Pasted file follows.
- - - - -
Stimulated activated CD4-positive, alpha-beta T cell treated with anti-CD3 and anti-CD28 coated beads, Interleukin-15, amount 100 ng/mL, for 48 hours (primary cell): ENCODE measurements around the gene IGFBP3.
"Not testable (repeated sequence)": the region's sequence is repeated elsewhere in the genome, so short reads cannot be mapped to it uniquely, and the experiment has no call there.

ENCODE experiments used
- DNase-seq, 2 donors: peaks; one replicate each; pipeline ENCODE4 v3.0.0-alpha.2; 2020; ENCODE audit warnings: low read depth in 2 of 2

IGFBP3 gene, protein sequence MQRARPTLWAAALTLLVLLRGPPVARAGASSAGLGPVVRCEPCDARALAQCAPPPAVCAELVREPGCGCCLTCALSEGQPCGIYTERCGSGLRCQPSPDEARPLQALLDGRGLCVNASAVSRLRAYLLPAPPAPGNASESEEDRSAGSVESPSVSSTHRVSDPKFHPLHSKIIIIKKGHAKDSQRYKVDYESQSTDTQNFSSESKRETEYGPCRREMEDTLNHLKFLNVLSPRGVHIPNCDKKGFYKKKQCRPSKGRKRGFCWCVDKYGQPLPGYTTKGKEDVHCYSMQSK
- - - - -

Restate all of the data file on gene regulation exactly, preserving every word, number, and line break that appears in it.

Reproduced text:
Stimulated activated CD4-positive, alpha-beta T cell treated with anti-CD3 and anti-CD28 coated beads, Interleukin-15, amount 100 ng/mL, for 48 hours (primary cell): ENCODE measurements around the gene IGFBP3.
"Not testable (repeated sequence)": the region's sequence is repeated elsewhere in the genome, so short reads cannot be mapped to it uniquely, and the experiment has no call there.

ENCODE experiments used
- DNase-seq, 2 donors: peaks; one replicate each; pipeline ENCODE4 v3.0.0-alpha.2; 2020; ENCODE audit warnings: low read depth in 2 of 2

IGFBP3 gene, protein sequence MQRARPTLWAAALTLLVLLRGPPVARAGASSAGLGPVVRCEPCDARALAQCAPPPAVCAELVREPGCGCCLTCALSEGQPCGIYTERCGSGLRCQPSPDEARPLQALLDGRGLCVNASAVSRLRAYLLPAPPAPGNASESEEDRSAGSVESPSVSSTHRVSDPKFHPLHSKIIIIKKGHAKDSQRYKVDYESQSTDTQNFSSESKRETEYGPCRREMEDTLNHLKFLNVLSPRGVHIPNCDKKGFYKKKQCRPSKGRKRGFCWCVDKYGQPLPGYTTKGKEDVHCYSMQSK